|50 cm x 70 cm
Coco Bergholm's work "Color Bomb" shows a group of police officers wearing protective clothes, covering themselves with defensive shields against flying objects and color bombs. The color spots on their shields create a contrast to the black police equipment, which has a de-individualizing effect: through the helmet, visor, joint protectors, safety shoes and bullet vest, every attribute of the individual personality is camouflaged. The protective gear functions as a closed, authority-giving shell; as a surface that denies any view to the inside. To what extent can such a minimal visual modification on that surface of an executive state organ already be considered an political or artistic intervention? And who is actually protecting whom from whom?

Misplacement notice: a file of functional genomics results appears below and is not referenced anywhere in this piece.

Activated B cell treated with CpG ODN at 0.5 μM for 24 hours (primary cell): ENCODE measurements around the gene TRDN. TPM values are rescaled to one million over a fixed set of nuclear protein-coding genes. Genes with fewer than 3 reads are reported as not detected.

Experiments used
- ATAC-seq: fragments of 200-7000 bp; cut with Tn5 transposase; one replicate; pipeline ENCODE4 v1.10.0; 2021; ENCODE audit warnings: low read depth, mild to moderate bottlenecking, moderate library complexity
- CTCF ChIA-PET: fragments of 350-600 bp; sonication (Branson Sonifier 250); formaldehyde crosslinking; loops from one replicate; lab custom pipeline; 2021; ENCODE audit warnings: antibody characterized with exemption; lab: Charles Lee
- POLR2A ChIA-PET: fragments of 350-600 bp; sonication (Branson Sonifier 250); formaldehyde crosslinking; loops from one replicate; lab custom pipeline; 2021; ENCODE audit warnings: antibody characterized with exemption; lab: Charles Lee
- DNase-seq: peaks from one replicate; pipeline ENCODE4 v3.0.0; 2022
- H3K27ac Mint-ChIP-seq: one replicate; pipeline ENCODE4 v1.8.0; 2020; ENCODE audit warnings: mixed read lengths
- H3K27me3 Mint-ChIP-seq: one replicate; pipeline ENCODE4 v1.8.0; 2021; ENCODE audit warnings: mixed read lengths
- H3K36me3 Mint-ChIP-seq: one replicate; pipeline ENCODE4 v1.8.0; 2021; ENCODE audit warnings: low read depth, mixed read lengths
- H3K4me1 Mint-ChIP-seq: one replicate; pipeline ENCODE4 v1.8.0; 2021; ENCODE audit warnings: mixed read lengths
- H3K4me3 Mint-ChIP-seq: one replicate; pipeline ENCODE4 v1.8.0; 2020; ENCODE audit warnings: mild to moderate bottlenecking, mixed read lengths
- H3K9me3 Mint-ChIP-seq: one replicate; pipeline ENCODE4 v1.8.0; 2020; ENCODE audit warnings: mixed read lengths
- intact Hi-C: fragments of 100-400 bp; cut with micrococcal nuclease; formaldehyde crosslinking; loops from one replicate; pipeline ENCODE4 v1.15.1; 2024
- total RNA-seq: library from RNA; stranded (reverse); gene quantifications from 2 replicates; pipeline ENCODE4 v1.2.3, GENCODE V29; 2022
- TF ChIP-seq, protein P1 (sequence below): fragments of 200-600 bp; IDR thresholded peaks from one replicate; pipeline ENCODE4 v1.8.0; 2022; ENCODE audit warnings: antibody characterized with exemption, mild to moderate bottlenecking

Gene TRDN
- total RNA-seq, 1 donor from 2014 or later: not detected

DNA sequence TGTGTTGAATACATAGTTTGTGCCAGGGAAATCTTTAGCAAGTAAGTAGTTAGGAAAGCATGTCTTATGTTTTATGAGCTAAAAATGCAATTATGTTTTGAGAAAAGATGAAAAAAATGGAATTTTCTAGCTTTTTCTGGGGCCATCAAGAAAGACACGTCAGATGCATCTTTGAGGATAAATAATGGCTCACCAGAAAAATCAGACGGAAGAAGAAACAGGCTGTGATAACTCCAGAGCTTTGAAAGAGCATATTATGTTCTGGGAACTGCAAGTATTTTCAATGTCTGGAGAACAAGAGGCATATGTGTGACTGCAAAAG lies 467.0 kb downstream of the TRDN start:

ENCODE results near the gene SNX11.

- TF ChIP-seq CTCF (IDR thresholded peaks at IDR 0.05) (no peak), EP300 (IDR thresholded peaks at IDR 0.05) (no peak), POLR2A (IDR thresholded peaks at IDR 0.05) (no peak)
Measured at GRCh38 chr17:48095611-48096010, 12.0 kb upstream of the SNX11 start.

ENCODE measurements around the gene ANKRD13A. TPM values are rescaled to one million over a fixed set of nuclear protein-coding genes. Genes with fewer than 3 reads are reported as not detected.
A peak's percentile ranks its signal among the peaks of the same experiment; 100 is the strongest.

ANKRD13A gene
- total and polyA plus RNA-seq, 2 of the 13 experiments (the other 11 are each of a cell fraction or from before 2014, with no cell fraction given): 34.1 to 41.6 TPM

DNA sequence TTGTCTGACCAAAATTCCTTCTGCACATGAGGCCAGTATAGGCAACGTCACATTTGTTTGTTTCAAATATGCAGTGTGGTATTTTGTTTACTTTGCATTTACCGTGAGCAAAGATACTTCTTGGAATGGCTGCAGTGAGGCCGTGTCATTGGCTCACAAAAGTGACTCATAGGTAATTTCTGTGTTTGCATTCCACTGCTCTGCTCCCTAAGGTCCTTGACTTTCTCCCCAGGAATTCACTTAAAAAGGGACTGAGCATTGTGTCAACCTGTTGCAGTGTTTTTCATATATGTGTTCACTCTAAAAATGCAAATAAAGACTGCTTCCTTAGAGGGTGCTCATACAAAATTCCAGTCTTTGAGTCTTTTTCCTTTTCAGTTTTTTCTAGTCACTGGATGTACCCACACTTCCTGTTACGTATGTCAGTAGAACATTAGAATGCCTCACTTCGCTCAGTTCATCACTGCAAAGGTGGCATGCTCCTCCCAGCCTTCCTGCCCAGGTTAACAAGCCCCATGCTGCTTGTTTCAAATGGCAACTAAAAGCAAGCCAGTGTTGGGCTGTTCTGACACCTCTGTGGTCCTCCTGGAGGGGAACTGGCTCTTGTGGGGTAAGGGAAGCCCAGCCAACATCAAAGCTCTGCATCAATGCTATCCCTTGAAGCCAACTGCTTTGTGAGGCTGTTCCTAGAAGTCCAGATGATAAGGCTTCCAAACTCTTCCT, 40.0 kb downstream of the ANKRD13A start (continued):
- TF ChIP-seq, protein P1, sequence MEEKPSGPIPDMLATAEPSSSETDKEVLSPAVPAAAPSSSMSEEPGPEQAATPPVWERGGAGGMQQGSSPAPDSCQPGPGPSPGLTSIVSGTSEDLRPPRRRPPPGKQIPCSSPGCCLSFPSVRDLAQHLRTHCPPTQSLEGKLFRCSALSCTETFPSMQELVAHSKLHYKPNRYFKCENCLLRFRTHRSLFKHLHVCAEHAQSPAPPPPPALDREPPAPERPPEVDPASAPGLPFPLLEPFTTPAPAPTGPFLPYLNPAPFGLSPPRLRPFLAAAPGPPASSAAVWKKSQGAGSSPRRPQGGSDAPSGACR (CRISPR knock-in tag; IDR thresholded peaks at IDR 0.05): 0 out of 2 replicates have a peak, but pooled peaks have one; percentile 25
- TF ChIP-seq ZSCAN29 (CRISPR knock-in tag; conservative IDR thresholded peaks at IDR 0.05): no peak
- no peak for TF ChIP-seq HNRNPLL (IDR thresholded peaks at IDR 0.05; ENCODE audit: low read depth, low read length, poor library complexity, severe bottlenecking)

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Can a system be modified without violence? To what extent can public space be used as a place of discourse? The urban space surrounding us contains a mass of changing signs and socio-cultural codes. Coco Bergholm makes use of camouflage, which she uses in her works as a kind of cloak to sharpen the eye for inconsistencies and self-contradictions in our social patterns. What facets of camouflage and privacy does the public - meaning open - space offer? What potential for exchange, communication and opinion-forming does it hold? Bergholm's starting point is the fold. Partly in painting and photography, partly in the form of actual clothing, she brings surfaces thrown into folds into the picture. In Bergholm's artistic approach, however, the fold appears anything but simple, for in its visual presence it refers to fundamental orders of reference: a fold always presupposes a minimum of force, which changes the previously smooth fabric in its form. Due to the flexible nature of the fibres, one fold usually evokes another. This reciprocal dependence of the conditions of action can be further developed metaphorically in the spheres of language and signs, which Bergholm consciously incorporates into her exhibition in the form of quotations and slogans. Each word and each gesture in turn conditions another. A thesis or a posture adopted is triggered by a certain stimulus and in turn generates new impulses. Bergholm receives and tests this kind of mutually animating associative bridges both in her artistic practice and in her conceptual exhibition arrangement. Similar to the Three Skins concept', according to which man is surrounded by three layers - organic skin, clothing and building walls - Bergholm understands public urban space as a kind of interwoven surface. Starting out from a concrete materiality, urban characteristics such as graffiti, posters, lettering, etc. can be interpreted as a kind of alteration of the original form, as folds or echoing echoes. Each one of us participates directly, not only as an acting, speaking individual, but also with the visual expressions of our own surface: with tattooed, make-up skin, with our clothing, with the design of our (living) space.More about Coco Bergholm